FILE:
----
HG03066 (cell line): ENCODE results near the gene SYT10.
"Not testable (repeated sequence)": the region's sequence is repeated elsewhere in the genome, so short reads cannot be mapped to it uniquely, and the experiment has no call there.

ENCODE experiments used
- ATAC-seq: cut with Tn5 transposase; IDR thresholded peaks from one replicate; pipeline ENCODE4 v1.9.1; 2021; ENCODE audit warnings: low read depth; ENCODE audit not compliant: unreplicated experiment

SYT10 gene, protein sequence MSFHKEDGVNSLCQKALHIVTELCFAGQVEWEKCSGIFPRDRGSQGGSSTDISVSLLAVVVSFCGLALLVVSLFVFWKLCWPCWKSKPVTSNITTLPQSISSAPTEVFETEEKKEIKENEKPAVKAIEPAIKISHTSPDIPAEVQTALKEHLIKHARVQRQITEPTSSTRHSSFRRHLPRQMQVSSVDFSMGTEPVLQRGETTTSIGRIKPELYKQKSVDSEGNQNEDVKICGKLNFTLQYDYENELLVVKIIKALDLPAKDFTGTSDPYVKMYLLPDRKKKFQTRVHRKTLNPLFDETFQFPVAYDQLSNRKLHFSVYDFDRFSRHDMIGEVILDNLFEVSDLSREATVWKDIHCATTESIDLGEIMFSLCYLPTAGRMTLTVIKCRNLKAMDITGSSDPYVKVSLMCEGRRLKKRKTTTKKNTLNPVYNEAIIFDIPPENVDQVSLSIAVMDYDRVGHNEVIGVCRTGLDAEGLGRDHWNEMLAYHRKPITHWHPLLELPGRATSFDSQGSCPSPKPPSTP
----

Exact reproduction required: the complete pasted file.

HG03066 (cell line): ENCODE results near the gene SYT10.
"Not testable (repeated sequence)": the region's sequence is repeated elsewhere in the genome, so short reads cannot be mapped to it uniquely, and the experiment has no call there.

ENCODE experiments used
- ATAC-seq: cut with Tn5 transposase; IDR thresholded peaks from one replicate; pipeline ENCODE4 v1.9.1; 2021; ENCODE audit warnings: low read depth; ENCODE audit not compliant: unreplicated experiment

SYT10 gene, protein sequence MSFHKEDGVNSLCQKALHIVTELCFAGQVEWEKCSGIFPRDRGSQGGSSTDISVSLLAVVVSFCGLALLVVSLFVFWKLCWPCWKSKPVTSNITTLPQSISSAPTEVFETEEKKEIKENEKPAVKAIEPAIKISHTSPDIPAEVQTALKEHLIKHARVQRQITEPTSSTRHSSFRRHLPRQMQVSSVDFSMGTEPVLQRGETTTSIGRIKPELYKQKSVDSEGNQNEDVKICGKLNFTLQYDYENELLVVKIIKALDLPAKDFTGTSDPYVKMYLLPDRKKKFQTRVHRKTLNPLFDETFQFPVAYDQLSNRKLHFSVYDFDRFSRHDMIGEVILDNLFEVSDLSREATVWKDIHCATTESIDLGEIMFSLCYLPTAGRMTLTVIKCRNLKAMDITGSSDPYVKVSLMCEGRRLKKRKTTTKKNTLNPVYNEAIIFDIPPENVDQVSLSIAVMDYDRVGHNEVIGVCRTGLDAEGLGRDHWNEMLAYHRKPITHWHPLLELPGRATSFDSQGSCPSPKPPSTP